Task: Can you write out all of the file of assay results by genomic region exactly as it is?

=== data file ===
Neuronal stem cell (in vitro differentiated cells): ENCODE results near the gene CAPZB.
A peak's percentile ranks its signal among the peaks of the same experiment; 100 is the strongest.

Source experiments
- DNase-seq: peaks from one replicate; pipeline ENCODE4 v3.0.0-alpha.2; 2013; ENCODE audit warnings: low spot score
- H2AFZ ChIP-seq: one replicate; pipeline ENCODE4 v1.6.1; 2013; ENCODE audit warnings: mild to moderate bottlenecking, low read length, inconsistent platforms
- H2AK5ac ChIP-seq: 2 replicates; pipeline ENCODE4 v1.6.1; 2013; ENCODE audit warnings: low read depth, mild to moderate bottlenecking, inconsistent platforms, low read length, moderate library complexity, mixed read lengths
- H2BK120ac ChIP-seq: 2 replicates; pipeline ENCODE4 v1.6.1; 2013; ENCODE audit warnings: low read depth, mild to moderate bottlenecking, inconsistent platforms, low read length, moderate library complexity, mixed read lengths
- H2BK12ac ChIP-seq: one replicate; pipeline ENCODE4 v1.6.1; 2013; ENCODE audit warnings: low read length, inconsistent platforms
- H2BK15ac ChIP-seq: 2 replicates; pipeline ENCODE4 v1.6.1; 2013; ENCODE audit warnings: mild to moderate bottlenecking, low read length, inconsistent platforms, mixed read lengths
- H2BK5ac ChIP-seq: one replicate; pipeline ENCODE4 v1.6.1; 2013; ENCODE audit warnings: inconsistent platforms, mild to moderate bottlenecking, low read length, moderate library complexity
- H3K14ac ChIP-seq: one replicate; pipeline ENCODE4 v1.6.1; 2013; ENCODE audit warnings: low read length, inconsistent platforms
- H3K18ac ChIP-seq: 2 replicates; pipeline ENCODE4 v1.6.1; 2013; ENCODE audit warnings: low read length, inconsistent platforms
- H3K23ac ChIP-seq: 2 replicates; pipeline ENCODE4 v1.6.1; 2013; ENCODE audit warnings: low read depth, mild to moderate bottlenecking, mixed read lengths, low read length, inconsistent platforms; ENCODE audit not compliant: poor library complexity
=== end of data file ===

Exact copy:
Neuronal stem cell (in vitro differentiated cells): ENCODE results near the gene CAPZB.
A peak's percentile ranks its signal among the peaks of the same experiment; 100 is the strongest.

Source experiments
- DNase-seq: peaks from one replicate; pipeline ENCODE4 v3.0.0-alpha.2; 2013; ENCODE audit warnings: low spot score
- H2AFZ ChIP-seq: one replicate; pipeline ENCODE4 v1.6.1; 2013; ENCODE audit warnings: mild to moderate bottlenecking, low read length, inconsistent platforms
- H2AK5ac ChIP-seq: 2 replicates; pipeline ENCODE4 v1.6.1; 2013; ENCODE audit warnings: low read depth, mild to moderate bottlenecking, inconsistent platforms, low read length, moderate library complexity, mixed read lengths
- H2BK120ac ChIP-seq: 2 replicates; pipeline ENCODE4 v1.6.1; 2013; ENCODE audit warnings: low read depth, mild to moderate bottlenecking, inconsistent platforms, low read length, moderate library complexity, mixed read lengths
- H2BK12ac ChIP-seq: one replicate; pipeline ENCODE4 v1.6.1; 2013; ENCODE audit warnings: low read length, inconsistent platforms
- H2BK15ac ChIP-seq: 2 replicates; pipeline ENCODE4 v1.6.1; 2013; ENCODE audit warnings: mild to moderate bottlenecking, low read length, inconsistent platforms, mixed read lengths
- H2BK5ac ChIP-seq: one replicate; pipeline ENCODE4 v1.6.1; 2013; ENCODE audit warnings: inconsistent platforms, mild to moderate bottlenecking, low read length, moderate library complexity
- H3K14ac ChIP-seq: one replicate; pipeline ENCODE4 v1.6.1; 2013; ENCODE audit warnings: low read length, inconsistent platforms
- H3K18ac ChIP-seq: 2 replicates; pipeline ENCODE4 v1.6.1; 2013; ENCODE audit warnings: low read length, inconsistent platforms
- H3K23ac ChIP-seq: 2 replicates; pipeline ENCODE4 v1.6.1; 2013; ENCODE audit warnings: low read depth, mild to moderate bottlenecking, mixed read lengths, low read length, inconsistent platforms; ENCODE audit not compliant: poor library complexity